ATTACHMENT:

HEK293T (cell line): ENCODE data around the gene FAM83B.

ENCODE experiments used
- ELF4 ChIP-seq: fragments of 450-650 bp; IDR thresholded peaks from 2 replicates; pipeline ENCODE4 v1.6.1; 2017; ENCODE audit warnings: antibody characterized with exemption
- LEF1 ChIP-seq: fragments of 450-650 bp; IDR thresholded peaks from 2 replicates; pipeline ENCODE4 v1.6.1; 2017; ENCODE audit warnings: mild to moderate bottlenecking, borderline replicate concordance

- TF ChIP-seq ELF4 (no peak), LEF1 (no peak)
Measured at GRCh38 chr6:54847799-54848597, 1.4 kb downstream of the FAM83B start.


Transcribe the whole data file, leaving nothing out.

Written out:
HEK293T (cell line): ENCODE data around the gene FAM83B.

ENCODE experiments used
- ELF4 ChIP-seq: fragments of 450-650 bp; IDR thresholded peaks from 2 replicates; pipeline ENCODE4 v1.6.1; 2017; ENCODE audit warnings: antibody characterized with exemption
- LEF1 ChIP-seq: fragments of 450-650 bp; IDR thresholded peaks from 2 replicates; pipeline ENCODE4 v1.6.1; 2017; ENCODE audit warnings: mild to moderate bottlenecking, borderline replicate concordance

- TF ChIP-seq ELF4 (no peak), LEF1 (no peak)
Measured at GRCh38 chr6:54847799-54848597, 1.4 kb downstream of the FAM83B start.